Stay tuned!

Wednesday, October 19, 2016

HENkaku - Exploit teardown - Stage 3

Here it is, Stage 3, the last stage of HENkaku.
This was by far the toughest to crack, so, let's dive in!

HENkaku - Stage 3

In Stage 2, we analyzed how HENkaku exploits two distinct kernel bugs to achieve code execution: a memory leak bug (in the sceIoDevctl function) to defeat KASLR and a use-after-free (in the sceNetIoctl function) to break into the kernel and do ROP.
However, since the execution flow switches over to a ROP chain planted into the kernel, we still couldn't figure out what was happening next.

Like I mentioned in the previous write-up's ending note, dumping the kernel (more specifically, the SceSysmem module) was now necessary. Team molecule did not provide any additional vulnerability that we could use for this purpose, so, it was up to the participants to figure it out themselves.

I had already found a potential memory leak vulnerability while playing around with Stage 2 but, unfortunately, due to it's nature (out-of-bounds read) it wasn't enough to reach the SceSysmem module.
Frustrated, I began looking for other plausible entry-points. It took me several attempts and required analyzing several key components of the Vita's system:
- Network:
    The SceNet module was the origin of the use-after-free and I had already an OOB read there, so, what else could be in there?
- Filesystem:
    The SceDriverUser module exposes a decent amount of unique system calls for the filesystem. Some of them crash. Can I leak memory here?
- Audio:
    Developers don't pay much attention to security when it comes to implement media handling. Some specific audio handling features are taken care by the kernel itself. Can I compromise it?
- Graphics:
    Just like with audio, graphics are a common source of flaws. The Vita has plenty of libraries with unique system calls for this (SceGpuEs4User, SceGxm, ScePaf). Will this help?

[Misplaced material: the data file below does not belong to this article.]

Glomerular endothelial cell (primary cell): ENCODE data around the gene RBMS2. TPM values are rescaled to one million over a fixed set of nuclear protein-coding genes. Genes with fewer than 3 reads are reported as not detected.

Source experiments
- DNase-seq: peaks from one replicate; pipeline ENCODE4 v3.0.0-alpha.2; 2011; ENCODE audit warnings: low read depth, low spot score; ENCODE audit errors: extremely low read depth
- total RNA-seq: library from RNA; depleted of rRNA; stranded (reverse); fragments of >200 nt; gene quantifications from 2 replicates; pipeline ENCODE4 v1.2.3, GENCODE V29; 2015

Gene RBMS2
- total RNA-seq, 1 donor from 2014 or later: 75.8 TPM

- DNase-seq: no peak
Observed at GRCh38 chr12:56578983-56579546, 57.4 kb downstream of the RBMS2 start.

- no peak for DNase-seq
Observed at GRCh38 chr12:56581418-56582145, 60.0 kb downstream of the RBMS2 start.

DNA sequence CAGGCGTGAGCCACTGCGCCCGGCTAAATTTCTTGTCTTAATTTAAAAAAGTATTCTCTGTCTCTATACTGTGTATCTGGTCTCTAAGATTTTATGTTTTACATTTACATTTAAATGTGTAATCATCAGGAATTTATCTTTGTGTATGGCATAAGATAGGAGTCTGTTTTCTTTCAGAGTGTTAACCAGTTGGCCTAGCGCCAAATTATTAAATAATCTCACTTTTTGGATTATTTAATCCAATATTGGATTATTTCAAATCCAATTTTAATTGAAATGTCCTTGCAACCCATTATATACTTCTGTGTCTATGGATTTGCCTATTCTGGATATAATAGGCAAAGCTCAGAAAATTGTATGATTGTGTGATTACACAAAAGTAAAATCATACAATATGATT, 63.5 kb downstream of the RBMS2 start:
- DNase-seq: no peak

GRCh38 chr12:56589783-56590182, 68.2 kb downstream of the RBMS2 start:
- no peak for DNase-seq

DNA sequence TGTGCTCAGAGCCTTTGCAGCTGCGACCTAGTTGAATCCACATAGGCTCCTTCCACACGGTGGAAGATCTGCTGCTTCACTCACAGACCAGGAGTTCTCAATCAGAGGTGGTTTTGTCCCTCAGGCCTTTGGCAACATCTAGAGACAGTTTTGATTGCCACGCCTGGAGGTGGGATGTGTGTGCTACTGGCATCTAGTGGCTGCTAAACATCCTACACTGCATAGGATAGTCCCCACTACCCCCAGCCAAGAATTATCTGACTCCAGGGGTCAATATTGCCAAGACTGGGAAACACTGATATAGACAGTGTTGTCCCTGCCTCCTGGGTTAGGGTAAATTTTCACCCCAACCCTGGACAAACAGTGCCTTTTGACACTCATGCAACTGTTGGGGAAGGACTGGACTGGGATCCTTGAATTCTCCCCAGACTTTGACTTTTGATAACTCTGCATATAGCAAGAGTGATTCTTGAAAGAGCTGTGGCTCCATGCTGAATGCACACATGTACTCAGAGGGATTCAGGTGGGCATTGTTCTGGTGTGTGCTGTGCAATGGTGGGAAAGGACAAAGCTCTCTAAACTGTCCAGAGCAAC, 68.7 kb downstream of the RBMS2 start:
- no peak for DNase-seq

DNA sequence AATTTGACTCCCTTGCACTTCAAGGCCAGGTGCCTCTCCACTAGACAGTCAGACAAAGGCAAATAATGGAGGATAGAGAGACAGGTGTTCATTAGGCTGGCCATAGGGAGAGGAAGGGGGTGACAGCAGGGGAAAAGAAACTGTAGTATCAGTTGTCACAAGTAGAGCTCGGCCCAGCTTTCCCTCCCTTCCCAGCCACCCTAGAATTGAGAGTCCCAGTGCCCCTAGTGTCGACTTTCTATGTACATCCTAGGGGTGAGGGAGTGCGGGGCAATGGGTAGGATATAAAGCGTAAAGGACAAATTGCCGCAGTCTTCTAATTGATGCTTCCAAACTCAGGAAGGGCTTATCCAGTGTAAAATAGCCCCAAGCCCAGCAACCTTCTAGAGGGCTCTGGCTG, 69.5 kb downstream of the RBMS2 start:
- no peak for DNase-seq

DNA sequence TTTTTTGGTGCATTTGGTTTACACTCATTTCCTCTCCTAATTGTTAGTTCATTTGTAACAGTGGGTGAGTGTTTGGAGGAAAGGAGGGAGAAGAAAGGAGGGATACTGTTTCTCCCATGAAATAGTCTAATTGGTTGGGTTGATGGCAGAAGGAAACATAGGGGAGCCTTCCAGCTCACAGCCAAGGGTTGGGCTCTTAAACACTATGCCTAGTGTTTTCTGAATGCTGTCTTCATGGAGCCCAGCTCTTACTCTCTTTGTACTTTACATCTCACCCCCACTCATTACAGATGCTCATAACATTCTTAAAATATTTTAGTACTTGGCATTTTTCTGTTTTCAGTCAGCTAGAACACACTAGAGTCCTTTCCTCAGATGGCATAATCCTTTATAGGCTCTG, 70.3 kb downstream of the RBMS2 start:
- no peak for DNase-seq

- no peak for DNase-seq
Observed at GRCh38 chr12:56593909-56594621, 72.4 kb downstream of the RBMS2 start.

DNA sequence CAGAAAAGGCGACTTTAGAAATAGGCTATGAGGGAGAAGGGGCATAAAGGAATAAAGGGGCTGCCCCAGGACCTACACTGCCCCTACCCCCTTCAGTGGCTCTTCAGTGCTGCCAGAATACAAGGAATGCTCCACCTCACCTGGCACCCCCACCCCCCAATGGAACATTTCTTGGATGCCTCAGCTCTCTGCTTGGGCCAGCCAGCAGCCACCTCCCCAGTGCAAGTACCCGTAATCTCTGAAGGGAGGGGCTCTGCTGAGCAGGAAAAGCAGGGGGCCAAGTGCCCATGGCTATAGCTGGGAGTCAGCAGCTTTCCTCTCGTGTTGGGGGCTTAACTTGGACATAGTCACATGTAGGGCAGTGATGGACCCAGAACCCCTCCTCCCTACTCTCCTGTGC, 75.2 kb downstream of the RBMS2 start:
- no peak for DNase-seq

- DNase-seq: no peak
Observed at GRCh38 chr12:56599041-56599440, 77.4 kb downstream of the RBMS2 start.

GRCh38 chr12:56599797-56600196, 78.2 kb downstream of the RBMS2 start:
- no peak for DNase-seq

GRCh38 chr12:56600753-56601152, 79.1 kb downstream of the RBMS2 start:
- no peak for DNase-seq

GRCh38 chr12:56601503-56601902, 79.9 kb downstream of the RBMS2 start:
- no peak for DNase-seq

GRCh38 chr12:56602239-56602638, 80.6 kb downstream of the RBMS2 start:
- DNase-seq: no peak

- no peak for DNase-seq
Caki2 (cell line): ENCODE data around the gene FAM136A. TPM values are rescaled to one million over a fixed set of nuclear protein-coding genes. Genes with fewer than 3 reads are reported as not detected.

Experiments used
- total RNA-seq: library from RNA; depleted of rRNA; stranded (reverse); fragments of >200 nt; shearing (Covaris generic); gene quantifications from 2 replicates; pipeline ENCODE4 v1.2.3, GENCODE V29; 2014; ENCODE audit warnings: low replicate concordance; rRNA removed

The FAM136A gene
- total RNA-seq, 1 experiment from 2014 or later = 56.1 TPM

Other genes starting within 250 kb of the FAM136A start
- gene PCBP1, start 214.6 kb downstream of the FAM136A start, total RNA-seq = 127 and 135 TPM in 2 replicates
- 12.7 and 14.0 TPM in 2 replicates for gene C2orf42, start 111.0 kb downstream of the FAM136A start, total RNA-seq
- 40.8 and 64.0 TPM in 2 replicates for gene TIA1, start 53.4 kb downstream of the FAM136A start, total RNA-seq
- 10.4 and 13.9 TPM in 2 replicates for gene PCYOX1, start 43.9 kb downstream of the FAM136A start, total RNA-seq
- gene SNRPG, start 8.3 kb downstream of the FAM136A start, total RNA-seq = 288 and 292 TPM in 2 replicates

- Application:
    User applications are managed by modules that heavily communicate with the kernel (SceAppUtil and SceDriverUser via SceAppMgr calls). Perhaps this can be taken down?
Eventually, one of those gave me what I wanted and I was able to dump the entire Vita's kernel memory. After locating the SceSysmem module among the dumped binaries I became able to solve the rest of the challenge.
On a side note, I did attempt blind ROP at first by relocating a few gadgets and taking wild guesses, but team molecule made sure it wouldn't be that easy. The gadgets' placement makes it very difficult to predict what each one will do.

Anyway, here is the result:

So, random comments and mistakes aside, this gives us a clear view of what the kernel ROP chain is doing:

If you recall, the kernel loader was an encrypted chunk of 0x100 bytes that was appended to the bottom of the ROP chain we copy into a kernel stack using sceIoDevctl:
  • // NULLs for padding at the bottom of the chain
    0x00(x_stack + 0x00008D7C) = 0x00000000;
    0x00(x_stack + 0x00008D80) = 0x00000000;
    0x00(x_stack + 0x00008D84) = 0x00000000;

    // Code starts here
    0x00(x_stack + 0x00008D88) = ...;

The kernel ROP decrypts this chunk using AES-256-ECB and the key is a piece of code from SceSysmem itself.